ROS 2 on Ubuntu 20.04 is now available on the iWave portfolio of Single Board Computers powered by i.MX 8QM, i.MX 8M Plus, and i.MX 8M Mini Applications Processor
ROS is an open-source robot meta-operating system. It performs operating-system-like functions such as hardware abstraction, low-level device control, implementation of commonly-used functionality, message passing between processes, and package management. ROS also includes tools and libraries for acquiring, constructing, writing, and running code across multiple computers.
Ubuntu has been the primary platform for ROS from the very beginning, and ROS/ROS 2 distribution will change based on the Ubuntu version. ROS 2 on Ubuntu 20.04 is now available on iWave’s portfolio of Single Board Computers (SBC) powered by i.MX8QM, i.MX8M Mini, and i.MX8M Plus Applications Processor.
SBCs support all necessary interface connectors like Gigabit Ethernet, USB 2.0 & USB 3.0 connectors, and PCIe ports to provide immense flexibility and adaptability for a variety of applications. SBCs also come with on-board HDMI 2.0, MIPI CSI & MIPI DSI connectors, LVDS ports, and an audio jack, making them ideally suited for a specific video or single processing applications.
Key features of ROS 2
ROS 2 provides developers across industries with a standard software platform that will take them from research and prototyping to deployment and production. ROS 2 builds on the success of ROS 1, which is used in a wide range of robotics applications around the world today.
ROS provides functionality for hardware abstraction, device drivers, communication between processes over multiple machines, tools for testing and visualization, and much more. ROS is a software runtime and communication protocol that allows you to design complex software without knowing how specific hardware works.
- Multi-domain and multi-platform
ROS 2 is ready for use across an extensive range of robotics applications, ranging from indoor to outdoor, home to automotive, underwater to space, and consumer to industrial.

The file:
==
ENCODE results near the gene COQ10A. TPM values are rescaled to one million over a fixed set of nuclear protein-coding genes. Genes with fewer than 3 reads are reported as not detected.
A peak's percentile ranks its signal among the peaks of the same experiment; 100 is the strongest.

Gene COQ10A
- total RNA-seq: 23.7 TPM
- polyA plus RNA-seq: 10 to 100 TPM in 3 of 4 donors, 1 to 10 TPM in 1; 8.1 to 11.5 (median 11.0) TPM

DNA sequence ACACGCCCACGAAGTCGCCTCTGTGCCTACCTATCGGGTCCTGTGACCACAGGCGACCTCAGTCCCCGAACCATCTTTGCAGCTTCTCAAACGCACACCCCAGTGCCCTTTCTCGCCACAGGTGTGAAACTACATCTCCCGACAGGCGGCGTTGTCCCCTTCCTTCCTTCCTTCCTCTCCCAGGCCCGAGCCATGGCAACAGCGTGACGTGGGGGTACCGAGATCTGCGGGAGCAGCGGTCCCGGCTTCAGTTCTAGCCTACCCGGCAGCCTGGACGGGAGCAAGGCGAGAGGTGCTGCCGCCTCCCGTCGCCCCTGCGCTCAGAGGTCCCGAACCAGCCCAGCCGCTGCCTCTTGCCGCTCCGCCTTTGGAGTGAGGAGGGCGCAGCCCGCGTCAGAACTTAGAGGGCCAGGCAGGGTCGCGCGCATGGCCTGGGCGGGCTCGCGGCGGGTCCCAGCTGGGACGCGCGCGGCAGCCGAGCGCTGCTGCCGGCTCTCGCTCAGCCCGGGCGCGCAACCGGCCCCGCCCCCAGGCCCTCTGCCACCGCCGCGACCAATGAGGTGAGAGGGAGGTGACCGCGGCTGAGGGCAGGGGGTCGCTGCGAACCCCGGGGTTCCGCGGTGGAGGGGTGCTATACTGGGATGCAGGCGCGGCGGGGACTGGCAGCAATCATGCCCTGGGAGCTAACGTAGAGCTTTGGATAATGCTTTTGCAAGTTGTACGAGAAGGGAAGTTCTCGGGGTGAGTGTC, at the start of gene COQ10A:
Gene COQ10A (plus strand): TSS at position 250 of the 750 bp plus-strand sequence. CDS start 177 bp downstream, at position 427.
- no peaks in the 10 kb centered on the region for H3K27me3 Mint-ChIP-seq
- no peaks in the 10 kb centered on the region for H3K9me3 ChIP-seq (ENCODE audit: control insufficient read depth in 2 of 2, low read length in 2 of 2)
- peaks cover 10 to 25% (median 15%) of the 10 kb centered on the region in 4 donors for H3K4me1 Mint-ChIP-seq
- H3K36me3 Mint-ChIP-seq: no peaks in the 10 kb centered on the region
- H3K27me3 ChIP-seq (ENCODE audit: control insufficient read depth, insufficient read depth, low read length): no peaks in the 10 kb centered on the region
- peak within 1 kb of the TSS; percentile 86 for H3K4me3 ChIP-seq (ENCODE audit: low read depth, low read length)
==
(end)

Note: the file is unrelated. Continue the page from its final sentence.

The ROS 2 platform runs on Linux, Windows, and macOS, allowing developers to seamlessly deploy on-robot autonomy, back-end management, and user interfaces. The tiered support model enables the introduction and promotion of ports to new platforms, such as real-time and embedded operating systems, as they gain interest and investment.
- Shorten time to market
ROS 2 includes the robotics tools, libraries, and capabilities needed to create applications. Because it is open source, you have the flexibility to decide where and how to use ROS 2 and customize it for your needs.
- Designed for production
With a decade of experience establishing ROS 1 as the global standard for robotics Research and Development, ROS 2 was designed from the ground up to be industry-grade and used in production.
- Industry support
As demonstrated by the ROS 2 Technical Steering Committee, there is strong industry support for ROS 2. Large and small companies worldwide are committing their resources to make open-source contributions to ROS 2, in addition to developing products on top.
- Global community
Over 10+ years, the ROS project has produced a vast ecosystem of software for robotics by nurturing a global community of hundreds of thousands of developers and users who contribute to and improve that software. ROS 2 is being developed by and for the community that will be its stewards in the future.
Some of the most well-known names in robotics have adopted ROS. ROS applications are widespread, from agriculture to medical devices to vacuum cleaners but are growing to include all kinds of automation and dynamic use cases.
ROS is built with cross-collaboration in mind. The base code and knowledge can be applied to any robotics platform (drones, arms, mobile bases, etc.). You will no longer have to reinvent the wheel because you will be able to reuse what you already know.
There is a ROS package for everything, whether you want to compute trajectory, run SLAM algorithms, or implement remote control. ROS supports digital twinning, which enables developers to easily simulate their robot in any environment before deploying it in the real world. Tools like Gazebo even let you create simulations with robots you don’t own.
ROS was designed in such a way that small embedded platforms, including “bare-metal” microcontrollers, can participate in the ROS environment as first-class participants rather than being separated from it by a device driver.
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